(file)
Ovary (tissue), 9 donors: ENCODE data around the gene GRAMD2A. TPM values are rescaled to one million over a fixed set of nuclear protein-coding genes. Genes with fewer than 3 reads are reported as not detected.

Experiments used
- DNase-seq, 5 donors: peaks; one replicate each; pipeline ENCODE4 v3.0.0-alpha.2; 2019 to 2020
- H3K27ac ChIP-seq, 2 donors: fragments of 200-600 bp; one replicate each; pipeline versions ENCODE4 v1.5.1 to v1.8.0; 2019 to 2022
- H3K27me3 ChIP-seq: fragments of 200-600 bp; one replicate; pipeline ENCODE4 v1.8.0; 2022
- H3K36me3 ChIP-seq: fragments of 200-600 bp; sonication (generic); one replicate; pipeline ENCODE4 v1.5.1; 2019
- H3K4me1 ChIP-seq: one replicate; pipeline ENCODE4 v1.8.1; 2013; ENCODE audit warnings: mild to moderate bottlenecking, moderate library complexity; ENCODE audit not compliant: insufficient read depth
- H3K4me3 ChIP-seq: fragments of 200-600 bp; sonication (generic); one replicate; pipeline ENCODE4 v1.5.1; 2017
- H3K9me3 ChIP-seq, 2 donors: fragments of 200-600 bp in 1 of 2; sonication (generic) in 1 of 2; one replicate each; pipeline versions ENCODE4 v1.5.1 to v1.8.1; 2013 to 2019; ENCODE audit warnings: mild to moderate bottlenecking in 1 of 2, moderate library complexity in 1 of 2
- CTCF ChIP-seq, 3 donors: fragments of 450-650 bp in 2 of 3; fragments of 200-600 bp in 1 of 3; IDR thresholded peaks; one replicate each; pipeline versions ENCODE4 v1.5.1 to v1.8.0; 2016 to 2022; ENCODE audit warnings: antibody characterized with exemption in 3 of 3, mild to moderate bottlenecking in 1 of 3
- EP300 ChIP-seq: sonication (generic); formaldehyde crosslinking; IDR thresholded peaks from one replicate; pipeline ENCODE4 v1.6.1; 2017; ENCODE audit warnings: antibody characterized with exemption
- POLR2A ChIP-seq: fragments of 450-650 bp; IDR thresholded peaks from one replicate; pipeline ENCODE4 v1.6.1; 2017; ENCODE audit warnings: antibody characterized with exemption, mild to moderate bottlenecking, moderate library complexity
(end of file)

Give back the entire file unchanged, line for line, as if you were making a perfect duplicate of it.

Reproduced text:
Ovary (tissue), 9 donors: ENCODE data around the gene GRAMD2A. TPM values are rescaled to one million over a fixed set of nuclear protein-coding genes. Genes with fewer than 3 reads are reported as not detected.

Experiments used
- DNase-seq, 5 donors: peaks; one replicate each; pipeline ENCODE4 v3.0.0-alpha.2; 2019 to 2020
- H3K27ac ChIP-seq, 2 donors: fragments of 200-600 bp; one replicate each; pipeline versions ENCODE4 v1.5.1 to v1.8.0; 2019 to 2022
- H3K27me3 ChIP-seq: fragments of 200-600 bp; one replicate; pipeline ENCODE4 v1.8.0; 2022
- H3K36me3 ChIP-seq: fragments of 200-600 bp; sonication (generic); one replicate; pipeline ENCODE4 v1.5.1; 2019
- H3K4me1 ChIP-seq: one replicate; pipeline ENCODE4 v1.8.1; 2013; ENCODE audit warnings: mild to moderate bottlenecking, moderate library complexity; ENCODE audit not compliant: insufficient read depth
- H3K4me3 ChIP-seq: fragments of 200-600 bp; sonication (generic); one replicate; pipeline ENCODE4 v1.5.1; 2017
- H3K9me3 ChIP-seq, 2 donors: fragments of 200-600 bp in 1 of 2; sonication (generic) in 1 of 2; one replicate each; pipeline versions ENCODE4 v1.5.1 to v1.8.1; 2013 to 2019; ENCODE audit warnings: mild to moderate bottlenecking in 1 of 2, moderate library complexity in 1 of 2
- CTCF ChIP-seq, 3 donors: fragments of 450-650 bp in 2 of 3; fragments of 200-600 bp in 1 of 3; IDR thresholded peaks; one replicate each; pipeline versions ENCODE4 v1.5.1 to v1.8.0; 2016 to 2022; ENCODE audit warnings: antibody characterized with exemption in 3 of 3, mild to moderate bottlenecking in 1 of 3
- EP300 ChIP-seq: sonication (generic); formaldehyde crosslinking; IDR thresholded peaks from one replicate; pipeline ENCODE4 v1.6.1; 2017; ENCODE audit warnings: antibody characterized with exemption
- POLR2A ChIP-seq: fragments of 450-650 bp; IDR thresholded peaks from one replicate; pipeline ENCODE4 v1.6.1; 2017; ENCODE audit warnings: antibody characterized with exemption, mild to moderate bottlenecking, moderate library complexity